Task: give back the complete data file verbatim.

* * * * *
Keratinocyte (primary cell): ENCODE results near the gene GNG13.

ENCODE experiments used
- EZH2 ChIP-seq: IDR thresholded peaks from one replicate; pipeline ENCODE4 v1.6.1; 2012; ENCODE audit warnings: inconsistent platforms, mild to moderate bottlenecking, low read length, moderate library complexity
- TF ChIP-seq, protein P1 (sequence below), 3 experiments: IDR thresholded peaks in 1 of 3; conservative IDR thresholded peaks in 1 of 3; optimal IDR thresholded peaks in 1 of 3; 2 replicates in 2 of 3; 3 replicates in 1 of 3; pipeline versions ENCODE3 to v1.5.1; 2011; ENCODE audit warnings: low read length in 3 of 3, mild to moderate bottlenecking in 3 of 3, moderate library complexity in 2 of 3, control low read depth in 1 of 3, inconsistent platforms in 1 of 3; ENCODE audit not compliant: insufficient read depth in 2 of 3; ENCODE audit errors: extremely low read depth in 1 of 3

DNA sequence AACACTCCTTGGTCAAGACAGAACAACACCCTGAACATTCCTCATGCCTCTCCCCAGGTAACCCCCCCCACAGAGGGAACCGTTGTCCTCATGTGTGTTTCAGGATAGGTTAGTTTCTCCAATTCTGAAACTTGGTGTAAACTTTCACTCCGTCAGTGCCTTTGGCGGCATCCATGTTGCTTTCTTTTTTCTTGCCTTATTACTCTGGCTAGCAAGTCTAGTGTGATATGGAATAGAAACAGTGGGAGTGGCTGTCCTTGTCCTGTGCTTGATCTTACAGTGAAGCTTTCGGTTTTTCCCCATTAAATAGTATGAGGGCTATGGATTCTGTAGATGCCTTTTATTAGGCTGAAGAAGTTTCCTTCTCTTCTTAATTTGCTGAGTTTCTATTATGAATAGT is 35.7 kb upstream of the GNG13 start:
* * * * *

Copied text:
Keratinocyte (primary cell): ENCODE results near the gene GNG13.

ENCODE experiments used
- EZH2 ChIP-seq: IDR thresholded peaks from one replicate; pipeline ENCODE4 v1.6.1; 2012; ENCODE audit warnings: inconsistent platforms, mild to moderate bottlenecking, low read length, moderate library complexity
- TF ChIP-seq, protein P1 (sequence below), 3 experiments: IDR thresholded peaks in 1 of 3; conservative IDR thresholded peaks in 1 of 3; optimal IDR thresholded peaks in 1 of 3; 2 replicates in 2 of 3; 3 replicates in 1 of 3; pipeline versions ENCODE3 to v1.5.1; 2011; ENCODE audit warnings: low read length in 3 of 3, mild to moderate bottlenecking in 3 of 3, moderate library complexity in 2 of 3, control low read depth in 1 of 3, inconsistent platforms in 1 of 3; ENCODE audit not compliant: insufficient read depth in 2 of 3; ENCODE audit errors: extremely low read depth in 1 of 3

DNA sequence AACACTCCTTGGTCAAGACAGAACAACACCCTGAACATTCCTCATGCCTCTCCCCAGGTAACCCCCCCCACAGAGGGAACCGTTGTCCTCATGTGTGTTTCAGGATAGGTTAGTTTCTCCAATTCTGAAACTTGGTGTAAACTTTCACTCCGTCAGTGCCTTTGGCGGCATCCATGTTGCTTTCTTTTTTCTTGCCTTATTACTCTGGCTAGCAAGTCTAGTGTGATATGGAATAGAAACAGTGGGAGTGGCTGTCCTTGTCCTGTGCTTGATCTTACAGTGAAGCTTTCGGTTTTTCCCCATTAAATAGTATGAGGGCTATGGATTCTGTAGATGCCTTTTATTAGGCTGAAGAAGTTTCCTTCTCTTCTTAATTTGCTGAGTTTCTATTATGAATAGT is 35.7 kb upstream of the GNG13 start: